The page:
The UK IPO has applied the decision of the CJEU in Brüstle on stem cells in a recent case that is likely to lead to more judicial comment on the patentability of stem cell inventions. In International Stem Cell Corporation*, the applicant appealed the Examiner’s rejection of two patents, relating to methods of producing human stem cells and corneal tissues derived from such stems cells, where those stem cells are produced using parthenogenesis (i.e. the development of an embryo without fertilisation) to activate a human oocyte.
The Hearing Officer (who hears internal appeals at the UK IPO) therefore had to apply the CJEU’s decision in Brüstle, where the CJEU had sought to define “human embryo” for the purpose of Article 6(2)(c) of Directive 98/44/EC (the Biotechnology Directive), which excludes from patentability the uses of human embryos for industrial or commercial purposes. The CJEU had held that in addition to any ovum after fertilisation, non-fertilised human ova whose division and further development have been stimulated by parthenogenesis fell within the concept of a human embryo, as these ova were capable of commencing the process of development of a human being. According to the CJEU, inventions relating to such cells therefore fell within the meaning of Article 6(2)(c) and were not patentable. Additionally, the CJEU had held that if the invention required the prior destruction of a human embryo then it would also not be patentable.
This obviously presented the applicant with a problem in the present case. The applicant therefore sought to argue that the CJEU had erred in fact in stating that non-fertilised ova subject to parthenogenic stimulation were just as capable of commencing the process of development into a human being as an embryo created by fertilisation of an ovum, which had led the CJEU to rule (allegedly incorrectly) that they were human embryos. Whilst it was accepted by the IPO that the UK Courts as well as the IPO were entitled to disregard a finding of fact made by the CJEU which was not itself based on a finding of fact made by the referring court if it considered that the CJEU was clearly incorrect, the UK IPO held that the CJEU had not made a finding of fact that was subject to challenge.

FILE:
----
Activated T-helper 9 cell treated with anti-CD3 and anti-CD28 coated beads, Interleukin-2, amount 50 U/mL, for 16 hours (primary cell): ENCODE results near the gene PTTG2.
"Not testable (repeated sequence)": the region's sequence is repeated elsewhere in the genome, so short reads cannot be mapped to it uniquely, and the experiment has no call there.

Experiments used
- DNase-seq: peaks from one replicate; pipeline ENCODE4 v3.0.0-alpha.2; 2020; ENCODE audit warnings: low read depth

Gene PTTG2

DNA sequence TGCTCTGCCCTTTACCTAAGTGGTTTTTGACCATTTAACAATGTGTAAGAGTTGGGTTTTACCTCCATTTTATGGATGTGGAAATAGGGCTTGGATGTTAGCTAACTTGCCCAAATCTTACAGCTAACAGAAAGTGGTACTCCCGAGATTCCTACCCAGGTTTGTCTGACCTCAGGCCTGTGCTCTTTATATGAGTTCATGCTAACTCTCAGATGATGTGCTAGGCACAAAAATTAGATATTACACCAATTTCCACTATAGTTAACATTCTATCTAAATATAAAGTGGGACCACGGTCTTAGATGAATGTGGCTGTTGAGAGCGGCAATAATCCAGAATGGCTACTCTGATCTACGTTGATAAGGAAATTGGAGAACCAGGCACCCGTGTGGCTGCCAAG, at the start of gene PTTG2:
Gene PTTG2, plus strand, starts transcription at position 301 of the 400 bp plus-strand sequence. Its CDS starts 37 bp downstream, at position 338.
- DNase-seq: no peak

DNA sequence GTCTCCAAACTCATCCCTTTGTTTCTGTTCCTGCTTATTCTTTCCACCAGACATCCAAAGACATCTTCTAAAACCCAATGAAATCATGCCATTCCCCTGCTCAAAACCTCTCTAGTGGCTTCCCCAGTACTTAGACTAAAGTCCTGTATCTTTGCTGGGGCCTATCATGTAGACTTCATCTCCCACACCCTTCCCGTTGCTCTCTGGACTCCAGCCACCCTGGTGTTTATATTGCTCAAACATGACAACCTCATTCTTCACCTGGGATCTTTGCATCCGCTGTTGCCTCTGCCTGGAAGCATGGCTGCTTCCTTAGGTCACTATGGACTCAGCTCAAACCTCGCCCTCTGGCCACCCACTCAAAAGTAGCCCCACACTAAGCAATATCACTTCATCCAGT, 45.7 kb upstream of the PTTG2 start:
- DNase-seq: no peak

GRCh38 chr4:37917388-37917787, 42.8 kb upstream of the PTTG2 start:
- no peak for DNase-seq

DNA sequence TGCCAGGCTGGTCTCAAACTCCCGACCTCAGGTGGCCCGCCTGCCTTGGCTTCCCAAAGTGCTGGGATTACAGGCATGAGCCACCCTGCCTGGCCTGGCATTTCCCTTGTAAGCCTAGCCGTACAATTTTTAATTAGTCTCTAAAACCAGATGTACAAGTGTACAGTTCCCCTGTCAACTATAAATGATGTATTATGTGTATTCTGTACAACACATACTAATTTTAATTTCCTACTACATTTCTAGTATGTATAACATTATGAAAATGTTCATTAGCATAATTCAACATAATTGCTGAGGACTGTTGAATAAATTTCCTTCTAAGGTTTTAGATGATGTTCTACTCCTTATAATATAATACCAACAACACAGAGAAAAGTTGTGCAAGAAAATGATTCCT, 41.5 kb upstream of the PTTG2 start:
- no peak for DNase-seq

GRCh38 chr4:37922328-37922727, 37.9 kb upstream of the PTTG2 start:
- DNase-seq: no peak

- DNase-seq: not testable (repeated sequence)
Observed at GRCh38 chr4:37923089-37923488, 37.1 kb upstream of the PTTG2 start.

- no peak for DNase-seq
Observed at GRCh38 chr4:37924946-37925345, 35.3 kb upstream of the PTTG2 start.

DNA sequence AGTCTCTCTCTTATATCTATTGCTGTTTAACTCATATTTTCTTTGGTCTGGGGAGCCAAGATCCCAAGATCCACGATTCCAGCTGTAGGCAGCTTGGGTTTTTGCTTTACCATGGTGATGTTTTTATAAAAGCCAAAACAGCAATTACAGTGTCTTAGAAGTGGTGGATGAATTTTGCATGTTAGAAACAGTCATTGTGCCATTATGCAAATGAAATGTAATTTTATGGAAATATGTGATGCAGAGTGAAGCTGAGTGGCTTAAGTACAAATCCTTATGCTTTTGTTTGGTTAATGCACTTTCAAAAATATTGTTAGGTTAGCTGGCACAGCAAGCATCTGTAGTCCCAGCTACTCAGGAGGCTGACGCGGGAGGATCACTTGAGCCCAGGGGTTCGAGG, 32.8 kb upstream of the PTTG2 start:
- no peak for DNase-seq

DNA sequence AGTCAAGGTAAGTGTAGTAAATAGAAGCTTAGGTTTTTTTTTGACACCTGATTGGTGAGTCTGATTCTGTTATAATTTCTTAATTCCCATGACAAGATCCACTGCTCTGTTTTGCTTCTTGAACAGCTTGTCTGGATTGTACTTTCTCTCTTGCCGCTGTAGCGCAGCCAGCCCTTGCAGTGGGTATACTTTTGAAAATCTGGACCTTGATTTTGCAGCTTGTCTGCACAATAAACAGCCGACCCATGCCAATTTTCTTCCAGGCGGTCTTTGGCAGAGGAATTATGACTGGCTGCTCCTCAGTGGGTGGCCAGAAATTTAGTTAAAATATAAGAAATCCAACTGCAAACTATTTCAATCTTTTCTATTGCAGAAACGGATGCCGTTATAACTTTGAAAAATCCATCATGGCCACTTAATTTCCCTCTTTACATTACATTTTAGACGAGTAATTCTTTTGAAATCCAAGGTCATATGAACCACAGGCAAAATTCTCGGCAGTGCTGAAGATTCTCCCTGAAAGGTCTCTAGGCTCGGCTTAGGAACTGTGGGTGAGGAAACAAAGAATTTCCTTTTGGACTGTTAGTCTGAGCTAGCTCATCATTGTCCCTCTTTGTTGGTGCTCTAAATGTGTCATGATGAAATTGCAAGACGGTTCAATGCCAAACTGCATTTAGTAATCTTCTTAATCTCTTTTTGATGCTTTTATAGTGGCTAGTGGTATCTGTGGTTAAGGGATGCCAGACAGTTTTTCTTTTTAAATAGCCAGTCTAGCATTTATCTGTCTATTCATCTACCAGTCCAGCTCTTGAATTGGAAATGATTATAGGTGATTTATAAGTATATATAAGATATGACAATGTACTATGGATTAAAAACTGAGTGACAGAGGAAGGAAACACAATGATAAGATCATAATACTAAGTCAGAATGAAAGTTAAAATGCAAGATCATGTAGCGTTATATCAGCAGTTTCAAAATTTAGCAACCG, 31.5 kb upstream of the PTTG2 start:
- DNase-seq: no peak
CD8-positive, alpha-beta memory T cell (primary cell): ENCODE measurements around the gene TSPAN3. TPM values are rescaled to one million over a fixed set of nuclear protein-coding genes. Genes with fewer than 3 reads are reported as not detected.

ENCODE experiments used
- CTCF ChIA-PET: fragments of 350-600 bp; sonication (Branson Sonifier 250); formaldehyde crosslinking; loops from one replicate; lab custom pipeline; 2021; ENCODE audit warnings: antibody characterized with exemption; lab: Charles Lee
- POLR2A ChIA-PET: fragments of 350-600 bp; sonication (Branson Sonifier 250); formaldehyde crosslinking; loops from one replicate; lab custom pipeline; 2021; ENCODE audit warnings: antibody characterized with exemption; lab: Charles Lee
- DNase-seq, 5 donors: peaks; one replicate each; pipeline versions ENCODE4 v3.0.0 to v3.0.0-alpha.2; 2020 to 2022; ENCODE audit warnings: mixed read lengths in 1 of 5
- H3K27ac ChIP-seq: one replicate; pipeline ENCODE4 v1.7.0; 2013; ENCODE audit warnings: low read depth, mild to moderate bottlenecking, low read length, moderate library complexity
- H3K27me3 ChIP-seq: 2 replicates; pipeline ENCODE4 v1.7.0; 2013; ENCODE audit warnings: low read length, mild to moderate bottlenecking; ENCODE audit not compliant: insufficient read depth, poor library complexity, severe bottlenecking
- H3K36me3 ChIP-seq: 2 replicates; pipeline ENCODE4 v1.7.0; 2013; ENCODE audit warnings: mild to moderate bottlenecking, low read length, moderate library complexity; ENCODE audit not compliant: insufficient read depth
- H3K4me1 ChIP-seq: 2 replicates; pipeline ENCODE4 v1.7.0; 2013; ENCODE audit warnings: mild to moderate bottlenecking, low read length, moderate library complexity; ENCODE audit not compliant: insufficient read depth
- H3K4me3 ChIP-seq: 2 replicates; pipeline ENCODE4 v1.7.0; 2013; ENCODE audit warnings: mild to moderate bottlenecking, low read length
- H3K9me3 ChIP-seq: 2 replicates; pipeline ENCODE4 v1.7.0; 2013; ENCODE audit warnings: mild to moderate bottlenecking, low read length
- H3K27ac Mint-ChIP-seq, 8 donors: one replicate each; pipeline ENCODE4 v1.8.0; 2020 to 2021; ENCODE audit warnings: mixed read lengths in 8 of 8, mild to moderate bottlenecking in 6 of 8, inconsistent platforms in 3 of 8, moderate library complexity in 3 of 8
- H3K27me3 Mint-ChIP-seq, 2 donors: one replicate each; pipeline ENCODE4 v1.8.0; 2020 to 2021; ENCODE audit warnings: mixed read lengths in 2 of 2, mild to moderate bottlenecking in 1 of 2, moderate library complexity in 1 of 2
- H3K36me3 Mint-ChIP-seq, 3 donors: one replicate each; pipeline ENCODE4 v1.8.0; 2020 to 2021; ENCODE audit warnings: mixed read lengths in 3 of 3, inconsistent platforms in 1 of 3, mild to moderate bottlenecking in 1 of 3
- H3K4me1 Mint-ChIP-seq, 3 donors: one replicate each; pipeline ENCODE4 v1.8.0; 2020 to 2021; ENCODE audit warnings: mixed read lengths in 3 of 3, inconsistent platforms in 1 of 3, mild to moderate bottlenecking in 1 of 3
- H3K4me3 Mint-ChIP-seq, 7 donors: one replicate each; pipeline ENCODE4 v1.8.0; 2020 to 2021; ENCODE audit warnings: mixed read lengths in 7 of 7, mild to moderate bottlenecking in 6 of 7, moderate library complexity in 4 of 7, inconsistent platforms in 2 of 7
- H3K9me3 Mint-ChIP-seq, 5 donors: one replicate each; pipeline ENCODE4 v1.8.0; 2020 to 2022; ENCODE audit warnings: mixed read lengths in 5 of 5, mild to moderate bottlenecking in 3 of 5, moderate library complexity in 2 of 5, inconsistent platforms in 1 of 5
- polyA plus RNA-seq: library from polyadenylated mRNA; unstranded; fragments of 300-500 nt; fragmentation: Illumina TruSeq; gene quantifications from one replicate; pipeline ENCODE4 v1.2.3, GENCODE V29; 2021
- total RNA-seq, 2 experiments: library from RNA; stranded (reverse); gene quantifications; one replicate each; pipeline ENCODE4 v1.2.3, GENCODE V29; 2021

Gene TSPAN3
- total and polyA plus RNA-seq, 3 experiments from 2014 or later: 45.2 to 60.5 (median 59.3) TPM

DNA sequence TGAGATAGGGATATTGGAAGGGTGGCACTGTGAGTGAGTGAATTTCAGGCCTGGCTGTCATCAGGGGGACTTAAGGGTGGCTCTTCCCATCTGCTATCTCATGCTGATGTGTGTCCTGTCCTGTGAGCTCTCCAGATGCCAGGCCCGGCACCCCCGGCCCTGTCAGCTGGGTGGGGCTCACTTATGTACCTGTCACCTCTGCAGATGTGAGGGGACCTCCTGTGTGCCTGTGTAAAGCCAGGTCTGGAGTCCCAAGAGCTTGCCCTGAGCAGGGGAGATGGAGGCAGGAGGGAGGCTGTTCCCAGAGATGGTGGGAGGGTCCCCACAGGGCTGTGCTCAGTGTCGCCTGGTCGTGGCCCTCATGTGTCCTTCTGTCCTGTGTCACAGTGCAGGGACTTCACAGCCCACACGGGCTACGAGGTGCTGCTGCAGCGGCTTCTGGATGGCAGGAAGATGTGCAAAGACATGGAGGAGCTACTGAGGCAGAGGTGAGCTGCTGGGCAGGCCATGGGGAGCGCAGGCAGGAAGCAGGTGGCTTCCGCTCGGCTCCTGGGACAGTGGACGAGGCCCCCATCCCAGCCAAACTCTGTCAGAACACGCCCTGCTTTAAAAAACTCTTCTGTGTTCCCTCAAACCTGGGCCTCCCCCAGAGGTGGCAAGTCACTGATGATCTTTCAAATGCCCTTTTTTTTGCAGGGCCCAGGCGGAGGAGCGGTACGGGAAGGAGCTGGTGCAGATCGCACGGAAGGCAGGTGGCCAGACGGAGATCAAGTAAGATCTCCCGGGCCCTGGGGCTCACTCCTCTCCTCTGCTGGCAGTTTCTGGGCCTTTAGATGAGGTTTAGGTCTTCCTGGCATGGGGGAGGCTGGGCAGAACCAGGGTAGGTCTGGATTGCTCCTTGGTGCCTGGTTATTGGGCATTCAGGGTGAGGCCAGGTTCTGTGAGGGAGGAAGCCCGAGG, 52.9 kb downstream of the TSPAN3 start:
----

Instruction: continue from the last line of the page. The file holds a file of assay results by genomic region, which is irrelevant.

On appeal, the applicant emphasised that the cells in question were not capable of developing into human beings and adduced evidence to support this, a factual finding that was accepted by the Hearing Officer. However, the Hearing Officer ruled that the CJEU had focussed its assessment of the definition of a ‘human embryo’ on the start of the developmental process and paid less attention to whether or not the process could be completed. Indeed the latter approach had been suggested in the opinion of the Advocate General but not adopted by the CJEU. The question in this case was not therefore whether the cells in question could develop into human beings but simply whether or not the entity in question consisted of a non-fertilised human ovum whose division and further development have been stimulated by parthenogenesis, the Hearing Office holding himself to be bound by the CJEU’s finding that this constituted a human embryo for the purposes of the Biotechnology Directive.
Having made this finding, the Hearing Officer also had to decide whether the stem cells and corneal tissues derived from the parthenogenetic oocytes were themselves patentable. The applicant argued that it was possible to derive the claimed stem cells and tissue without destroying the material held to be a human embryo, referring to an academic paper published after the priority date but which referred to earlier work in the field. However, the Hearing Officer held that the teaching of the patent applications by themselves appeared solely to disclose methods which would inevitably result in the destruction of the ‘human embryo’ and thus the claims to the stem cells and corneal tissues were excluded from patentability. It will be interesting to see whether the Court, to which any appeal of the decision lies, will also apply the same ‘sufficiency’ of disclosure test when considering this exclusion to patentability.